NFL Players Who Retired At The Top Of Their Game

When the majority of NFL players retire, it's a natural end to their careers and there are usually some signs that the inevitable is right around the corner.

The Bleacher Report cites the case of Kyle Vanden Bosch of the Detroit Lions, who coaches wanted to sign so badly that they offered him not only a $26 million contract in 2010, but they commissioned a custom action figure of him in a full uniform. A few years later, the sport had taken a toll on him, his stats slipped, and he was released from the contract that they'd tried so hard to get him to sign.

But what about those who are sitting at the very top of their game, whether they're resting on their statistics, still celebrating a repeat Pro Bowl nomination, or maybe a Super Bowl win? Maybe they're still young, maybe they signed a contract with a team that thought they had a handful of incredible years left, and then? Retirement. It's happened to some major, big-league players who didn't wait until sliding stats, or on-the-field mistakes, started to tarnish their legacy before they decided they wanted to ride off into the wild blue yonder. That said, let's talk about some players who opted for an early retirement.

Barry Sanders

In 1999, The Washington Post announced that Detroit Lions' running back Barry Sanders had made it official: He was done with the NFL, and he was pretty straightforward about why. Sanders simply explained, "My desire to exit the game is greater than my desire to remain in it."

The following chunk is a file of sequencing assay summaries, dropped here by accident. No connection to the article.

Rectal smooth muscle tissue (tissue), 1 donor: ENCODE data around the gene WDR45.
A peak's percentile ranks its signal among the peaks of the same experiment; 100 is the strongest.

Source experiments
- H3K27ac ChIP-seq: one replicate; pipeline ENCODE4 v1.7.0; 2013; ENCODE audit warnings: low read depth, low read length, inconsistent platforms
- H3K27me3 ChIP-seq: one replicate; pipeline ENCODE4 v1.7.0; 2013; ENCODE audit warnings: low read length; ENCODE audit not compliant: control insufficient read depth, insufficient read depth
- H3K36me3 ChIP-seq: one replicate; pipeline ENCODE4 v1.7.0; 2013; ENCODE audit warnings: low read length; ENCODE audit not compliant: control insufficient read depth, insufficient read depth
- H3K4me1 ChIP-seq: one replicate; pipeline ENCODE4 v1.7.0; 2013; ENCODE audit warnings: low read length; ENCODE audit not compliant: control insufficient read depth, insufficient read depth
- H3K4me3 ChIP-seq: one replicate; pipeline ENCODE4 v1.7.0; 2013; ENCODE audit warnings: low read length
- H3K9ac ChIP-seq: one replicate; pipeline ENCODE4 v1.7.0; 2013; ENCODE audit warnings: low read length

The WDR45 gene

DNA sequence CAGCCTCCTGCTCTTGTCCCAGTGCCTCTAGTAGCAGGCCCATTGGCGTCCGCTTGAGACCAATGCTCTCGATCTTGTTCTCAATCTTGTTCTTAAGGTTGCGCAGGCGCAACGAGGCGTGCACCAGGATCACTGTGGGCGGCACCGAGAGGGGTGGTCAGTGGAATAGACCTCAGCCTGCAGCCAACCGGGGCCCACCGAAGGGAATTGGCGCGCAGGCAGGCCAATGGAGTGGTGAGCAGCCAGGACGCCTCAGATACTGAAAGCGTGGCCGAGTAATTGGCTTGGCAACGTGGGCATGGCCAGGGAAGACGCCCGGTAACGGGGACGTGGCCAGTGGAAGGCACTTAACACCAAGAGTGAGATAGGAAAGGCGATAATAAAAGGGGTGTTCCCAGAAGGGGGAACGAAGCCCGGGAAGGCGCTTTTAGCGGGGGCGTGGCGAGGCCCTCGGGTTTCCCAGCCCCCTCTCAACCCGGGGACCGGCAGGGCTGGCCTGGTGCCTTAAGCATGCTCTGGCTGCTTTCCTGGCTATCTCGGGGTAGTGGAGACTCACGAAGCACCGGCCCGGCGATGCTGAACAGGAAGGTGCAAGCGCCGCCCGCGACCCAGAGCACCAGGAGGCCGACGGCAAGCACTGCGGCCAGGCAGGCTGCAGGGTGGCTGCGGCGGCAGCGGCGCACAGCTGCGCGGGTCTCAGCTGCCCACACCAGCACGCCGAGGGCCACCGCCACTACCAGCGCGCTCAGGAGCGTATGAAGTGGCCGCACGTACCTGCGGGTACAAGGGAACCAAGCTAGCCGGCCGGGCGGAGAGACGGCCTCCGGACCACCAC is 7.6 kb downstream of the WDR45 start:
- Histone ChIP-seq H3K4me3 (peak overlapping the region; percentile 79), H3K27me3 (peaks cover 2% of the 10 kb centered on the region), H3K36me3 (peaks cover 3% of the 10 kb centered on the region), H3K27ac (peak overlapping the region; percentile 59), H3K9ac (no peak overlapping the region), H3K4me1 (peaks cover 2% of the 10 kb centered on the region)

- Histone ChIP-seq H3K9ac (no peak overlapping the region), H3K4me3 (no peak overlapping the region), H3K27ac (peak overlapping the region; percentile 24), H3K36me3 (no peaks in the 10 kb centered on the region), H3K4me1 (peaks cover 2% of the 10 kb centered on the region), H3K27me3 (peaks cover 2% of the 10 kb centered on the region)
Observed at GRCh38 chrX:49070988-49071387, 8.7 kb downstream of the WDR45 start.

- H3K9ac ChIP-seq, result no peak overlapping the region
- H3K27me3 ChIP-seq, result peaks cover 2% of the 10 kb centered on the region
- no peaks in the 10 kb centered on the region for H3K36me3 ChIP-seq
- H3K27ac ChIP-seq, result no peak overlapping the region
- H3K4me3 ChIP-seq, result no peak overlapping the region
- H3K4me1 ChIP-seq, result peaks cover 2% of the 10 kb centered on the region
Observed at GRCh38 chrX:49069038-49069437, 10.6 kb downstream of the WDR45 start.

And it was an absolute gut-punch for fans, who weren't just from a down-and-out city, but who had sat and cheered their way through just four winning seasons in the two decades before Sanders danced his way onto the field ... and then owned it. Sanders had been transformative, he'd given Detroit something to cheer for, to be proud of, and he was just shy of 1,500 yards of setting a career rushing record. Ian Mathews explained for Forbes that he was everything Detroit needed, from becoming a rallying point for the entire team, to remaining a down-to-earth, humble, blue-collar sort of guy ... and his loss hurt.

Teammates tried to talk him out of it, fans were sure there had to be more to it, but for Sanders, it was simply time for him to move on. In 2020, he told the Los Angeles Times that he had no regrets about his decision: "I was able to leave on my own terms, so that's empowering in a lot of ways. I lived out what was beyond a childhood dream. It was enough for me, and it was time to move on."

Ali Marpet

Tampa Bay fans were shocked by the announcement that Ali Marpet was walking away from the NFL at just 28 years old. Still, Sports Illustrated said that at the time, he really didn't get into just why he was leaving what many might consider a dream job. For that, it's necessary to head over to the UK-based paper, The Guardian.

Marpet was incredibly candid in speaking about things that tend to get overlooked in the name of the game, starting with his weight. Clocking in at around 300 pounds — pretty standard (if not light) for a linebacker, he was already starting to develop weight-related conditions like hypertension and sleep apnea. He told reporters, "I was eating as clean as possible for a 300-pounder, but having all the weight on your body is bad."